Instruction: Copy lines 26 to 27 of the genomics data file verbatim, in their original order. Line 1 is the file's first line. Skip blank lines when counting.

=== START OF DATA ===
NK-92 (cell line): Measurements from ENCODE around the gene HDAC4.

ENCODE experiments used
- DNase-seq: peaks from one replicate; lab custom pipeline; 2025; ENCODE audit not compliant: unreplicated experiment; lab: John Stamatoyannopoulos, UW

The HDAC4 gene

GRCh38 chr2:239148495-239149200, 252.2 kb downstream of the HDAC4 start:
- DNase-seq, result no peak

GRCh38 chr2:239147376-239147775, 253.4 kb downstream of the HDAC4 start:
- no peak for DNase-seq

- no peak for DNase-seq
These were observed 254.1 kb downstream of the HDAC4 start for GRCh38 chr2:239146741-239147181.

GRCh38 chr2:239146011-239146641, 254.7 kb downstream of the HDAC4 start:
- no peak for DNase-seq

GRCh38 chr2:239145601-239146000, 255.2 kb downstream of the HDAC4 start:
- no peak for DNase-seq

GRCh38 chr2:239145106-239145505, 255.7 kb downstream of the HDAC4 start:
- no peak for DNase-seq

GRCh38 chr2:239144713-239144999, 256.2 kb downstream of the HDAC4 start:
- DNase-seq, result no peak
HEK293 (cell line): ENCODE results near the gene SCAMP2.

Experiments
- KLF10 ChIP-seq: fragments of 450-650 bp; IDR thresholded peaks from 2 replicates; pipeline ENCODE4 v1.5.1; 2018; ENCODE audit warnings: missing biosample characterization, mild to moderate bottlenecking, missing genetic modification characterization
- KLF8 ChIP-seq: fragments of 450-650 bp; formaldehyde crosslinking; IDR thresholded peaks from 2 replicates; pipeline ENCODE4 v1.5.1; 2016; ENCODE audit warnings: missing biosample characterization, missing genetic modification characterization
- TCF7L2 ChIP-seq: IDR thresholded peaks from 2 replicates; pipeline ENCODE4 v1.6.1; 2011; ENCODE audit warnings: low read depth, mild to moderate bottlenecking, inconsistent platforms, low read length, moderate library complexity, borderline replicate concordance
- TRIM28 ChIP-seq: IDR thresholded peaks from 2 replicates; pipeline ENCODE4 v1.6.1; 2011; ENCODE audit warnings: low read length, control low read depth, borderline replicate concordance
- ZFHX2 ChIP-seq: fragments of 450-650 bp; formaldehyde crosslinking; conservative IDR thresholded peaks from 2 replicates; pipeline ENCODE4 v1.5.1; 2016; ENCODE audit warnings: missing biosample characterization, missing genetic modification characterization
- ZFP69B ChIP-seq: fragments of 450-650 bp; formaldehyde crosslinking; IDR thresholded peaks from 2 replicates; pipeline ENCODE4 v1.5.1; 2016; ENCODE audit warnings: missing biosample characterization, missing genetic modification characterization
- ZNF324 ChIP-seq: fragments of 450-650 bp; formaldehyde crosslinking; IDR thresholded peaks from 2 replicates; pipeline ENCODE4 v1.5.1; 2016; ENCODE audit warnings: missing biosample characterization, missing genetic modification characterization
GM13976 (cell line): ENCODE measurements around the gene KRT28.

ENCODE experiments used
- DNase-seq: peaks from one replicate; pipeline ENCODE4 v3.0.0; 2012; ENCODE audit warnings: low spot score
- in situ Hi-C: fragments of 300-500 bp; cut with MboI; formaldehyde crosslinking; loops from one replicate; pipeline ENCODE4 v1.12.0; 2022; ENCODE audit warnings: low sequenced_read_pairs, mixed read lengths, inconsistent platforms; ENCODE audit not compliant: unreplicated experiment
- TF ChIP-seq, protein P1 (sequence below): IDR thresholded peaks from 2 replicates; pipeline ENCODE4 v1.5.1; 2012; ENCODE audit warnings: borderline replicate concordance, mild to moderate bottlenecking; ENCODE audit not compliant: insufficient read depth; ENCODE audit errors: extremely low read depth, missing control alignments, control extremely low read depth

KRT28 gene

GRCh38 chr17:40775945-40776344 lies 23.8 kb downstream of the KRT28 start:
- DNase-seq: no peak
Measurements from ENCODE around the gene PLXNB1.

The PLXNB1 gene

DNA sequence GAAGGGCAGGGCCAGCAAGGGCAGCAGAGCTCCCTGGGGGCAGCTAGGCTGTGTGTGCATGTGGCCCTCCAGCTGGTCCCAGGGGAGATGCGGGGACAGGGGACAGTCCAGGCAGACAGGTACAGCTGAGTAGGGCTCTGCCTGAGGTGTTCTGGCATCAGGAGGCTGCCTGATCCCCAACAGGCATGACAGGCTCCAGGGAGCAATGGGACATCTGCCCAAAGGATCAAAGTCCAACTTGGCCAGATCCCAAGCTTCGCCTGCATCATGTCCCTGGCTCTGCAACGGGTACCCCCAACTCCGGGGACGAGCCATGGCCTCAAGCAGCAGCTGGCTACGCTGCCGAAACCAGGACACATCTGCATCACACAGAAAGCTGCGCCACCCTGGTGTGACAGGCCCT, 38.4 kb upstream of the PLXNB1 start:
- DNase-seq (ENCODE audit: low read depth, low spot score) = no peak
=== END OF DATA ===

- ZFP69B ChIP-seq: fragments of 450-650 bp; formaldehyde crosslinking; IDR thresholded peaks from 2 replicates; pipeline ENCODE4 v1.5.1; 2016; ENCODE audit warnings: missing biosample characterization, missing genetic modification characterization
- ZNF324 ChIP-seq: fragments of 450-650 bp; formaldehyde crosslinking; IDR thresholded peaks from 2 replicates; pipeline ENCODE4 v1.5.1; 2016; ENCODE audit warnings: missing biosample characterization, missing genetic modification characterization